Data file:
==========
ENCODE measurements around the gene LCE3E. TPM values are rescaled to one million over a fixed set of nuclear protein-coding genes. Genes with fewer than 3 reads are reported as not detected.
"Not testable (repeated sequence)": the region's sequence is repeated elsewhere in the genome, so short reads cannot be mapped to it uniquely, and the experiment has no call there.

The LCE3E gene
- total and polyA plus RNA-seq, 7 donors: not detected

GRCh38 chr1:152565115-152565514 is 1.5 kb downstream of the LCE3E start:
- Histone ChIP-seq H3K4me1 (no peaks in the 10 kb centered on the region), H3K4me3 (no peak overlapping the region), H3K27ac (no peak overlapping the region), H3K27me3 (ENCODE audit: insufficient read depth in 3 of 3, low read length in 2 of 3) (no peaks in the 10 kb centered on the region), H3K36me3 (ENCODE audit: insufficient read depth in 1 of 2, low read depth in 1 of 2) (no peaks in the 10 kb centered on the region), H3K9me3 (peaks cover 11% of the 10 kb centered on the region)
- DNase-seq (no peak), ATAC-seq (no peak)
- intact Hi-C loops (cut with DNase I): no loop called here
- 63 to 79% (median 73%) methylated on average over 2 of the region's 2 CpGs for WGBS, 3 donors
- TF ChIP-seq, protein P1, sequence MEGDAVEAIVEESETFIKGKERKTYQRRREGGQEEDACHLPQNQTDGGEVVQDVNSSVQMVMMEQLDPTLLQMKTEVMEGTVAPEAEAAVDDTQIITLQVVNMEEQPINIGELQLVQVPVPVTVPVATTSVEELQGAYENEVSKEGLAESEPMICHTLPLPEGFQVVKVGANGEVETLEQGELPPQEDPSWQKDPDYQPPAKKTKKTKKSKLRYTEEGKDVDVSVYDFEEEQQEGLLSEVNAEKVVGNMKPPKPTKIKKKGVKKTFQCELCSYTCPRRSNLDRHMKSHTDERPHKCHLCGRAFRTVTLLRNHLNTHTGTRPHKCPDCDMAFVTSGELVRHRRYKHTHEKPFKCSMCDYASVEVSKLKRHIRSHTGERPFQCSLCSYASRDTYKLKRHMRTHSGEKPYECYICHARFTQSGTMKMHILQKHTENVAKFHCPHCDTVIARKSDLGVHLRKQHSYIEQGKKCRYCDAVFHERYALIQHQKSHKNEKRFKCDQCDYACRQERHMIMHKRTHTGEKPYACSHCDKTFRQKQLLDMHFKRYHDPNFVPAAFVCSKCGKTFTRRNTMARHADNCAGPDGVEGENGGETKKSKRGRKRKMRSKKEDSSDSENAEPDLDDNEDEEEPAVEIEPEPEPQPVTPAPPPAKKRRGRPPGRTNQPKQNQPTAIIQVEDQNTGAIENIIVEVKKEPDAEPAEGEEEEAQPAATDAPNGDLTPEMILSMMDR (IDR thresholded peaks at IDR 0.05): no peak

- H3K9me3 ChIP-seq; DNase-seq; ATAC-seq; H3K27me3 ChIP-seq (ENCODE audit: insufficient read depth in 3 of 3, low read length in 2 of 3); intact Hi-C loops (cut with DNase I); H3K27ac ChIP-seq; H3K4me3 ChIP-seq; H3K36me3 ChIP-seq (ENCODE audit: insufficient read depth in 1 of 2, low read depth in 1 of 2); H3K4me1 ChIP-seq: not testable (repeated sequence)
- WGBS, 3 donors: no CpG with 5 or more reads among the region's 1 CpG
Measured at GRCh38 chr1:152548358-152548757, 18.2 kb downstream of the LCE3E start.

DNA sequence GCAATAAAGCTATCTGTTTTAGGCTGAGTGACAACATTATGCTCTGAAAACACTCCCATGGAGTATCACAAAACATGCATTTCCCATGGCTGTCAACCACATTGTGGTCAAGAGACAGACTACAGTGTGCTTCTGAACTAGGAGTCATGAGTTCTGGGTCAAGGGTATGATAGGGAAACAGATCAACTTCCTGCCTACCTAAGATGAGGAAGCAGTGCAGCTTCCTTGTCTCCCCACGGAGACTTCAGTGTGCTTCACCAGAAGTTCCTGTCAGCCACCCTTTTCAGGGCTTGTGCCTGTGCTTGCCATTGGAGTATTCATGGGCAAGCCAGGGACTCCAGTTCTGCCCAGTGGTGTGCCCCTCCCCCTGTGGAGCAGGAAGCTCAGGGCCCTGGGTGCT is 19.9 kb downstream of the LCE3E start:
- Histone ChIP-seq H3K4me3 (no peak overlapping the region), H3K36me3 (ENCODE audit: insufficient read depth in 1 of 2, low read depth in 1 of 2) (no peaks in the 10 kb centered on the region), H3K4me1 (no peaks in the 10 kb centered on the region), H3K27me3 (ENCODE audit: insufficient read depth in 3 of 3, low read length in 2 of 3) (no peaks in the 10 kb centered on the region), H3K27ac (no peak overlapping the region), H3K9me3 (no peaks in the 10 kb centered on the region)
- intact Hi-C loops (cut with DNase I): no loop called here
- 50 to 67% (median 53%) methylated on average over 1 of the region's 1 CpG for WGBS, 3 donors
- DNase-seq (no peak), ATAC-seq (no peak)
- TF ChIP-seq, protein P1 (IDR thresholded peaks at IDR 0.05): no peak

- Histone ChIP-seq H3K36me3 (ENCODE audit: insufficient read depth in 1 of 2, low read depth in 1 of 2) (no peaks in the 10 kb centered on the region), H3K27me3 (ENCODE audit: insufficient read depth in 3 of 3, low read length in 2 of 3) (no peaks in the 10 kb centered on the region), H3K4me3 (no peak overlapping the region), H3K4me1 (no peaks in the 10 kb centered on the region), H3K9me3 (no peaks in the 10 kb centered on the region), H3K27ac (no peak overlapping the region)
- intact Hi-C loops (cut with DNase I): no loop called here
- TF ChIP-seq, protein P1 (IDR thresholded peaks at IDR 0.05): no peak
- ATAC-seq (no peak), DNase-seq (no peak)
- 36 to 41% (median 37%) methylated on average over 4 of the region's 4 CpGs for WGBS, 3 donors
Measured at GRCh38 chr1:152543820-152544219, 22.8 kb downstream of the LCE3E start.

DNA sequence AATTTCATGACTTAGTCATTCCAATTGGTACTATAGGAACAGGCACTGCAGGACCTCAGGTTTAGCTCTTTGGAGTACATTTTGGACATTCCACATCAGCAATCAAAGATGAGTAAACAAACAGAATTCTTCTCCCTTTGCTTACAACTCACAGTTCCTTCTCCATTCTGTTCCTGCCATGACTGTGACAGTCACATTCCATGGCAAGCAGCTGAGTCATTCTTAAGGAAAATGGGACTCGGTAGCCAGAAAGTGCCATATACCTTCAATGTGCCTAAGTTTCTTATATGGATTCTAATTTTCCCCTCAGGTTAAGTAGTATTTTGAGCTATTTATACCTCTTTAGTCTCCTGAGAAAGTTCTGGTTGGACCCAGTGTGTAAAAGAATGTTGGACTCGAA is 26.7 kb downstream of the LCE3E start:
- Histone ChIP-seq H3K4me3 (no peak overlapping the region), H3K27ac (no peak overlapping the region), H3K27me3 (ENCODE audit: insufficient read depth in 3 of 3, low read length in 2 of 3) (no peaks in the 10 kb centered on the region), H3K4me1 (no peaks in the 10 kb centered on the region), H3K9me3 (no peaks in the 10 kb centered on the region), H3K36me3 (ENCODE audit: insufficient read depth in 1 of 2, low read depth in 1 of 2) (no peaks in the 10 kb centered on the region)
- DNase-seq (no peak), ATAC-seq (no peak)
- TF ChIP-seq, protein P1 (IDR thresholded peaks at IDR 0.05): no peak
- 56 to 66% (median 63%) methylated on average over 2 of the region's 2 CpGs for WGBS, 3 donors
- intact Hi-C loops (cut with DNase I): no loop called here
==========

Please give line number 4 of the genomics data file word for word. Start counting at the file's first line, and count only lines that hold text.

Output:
- total and polyA plus RNA-seq, 7 donors: not detected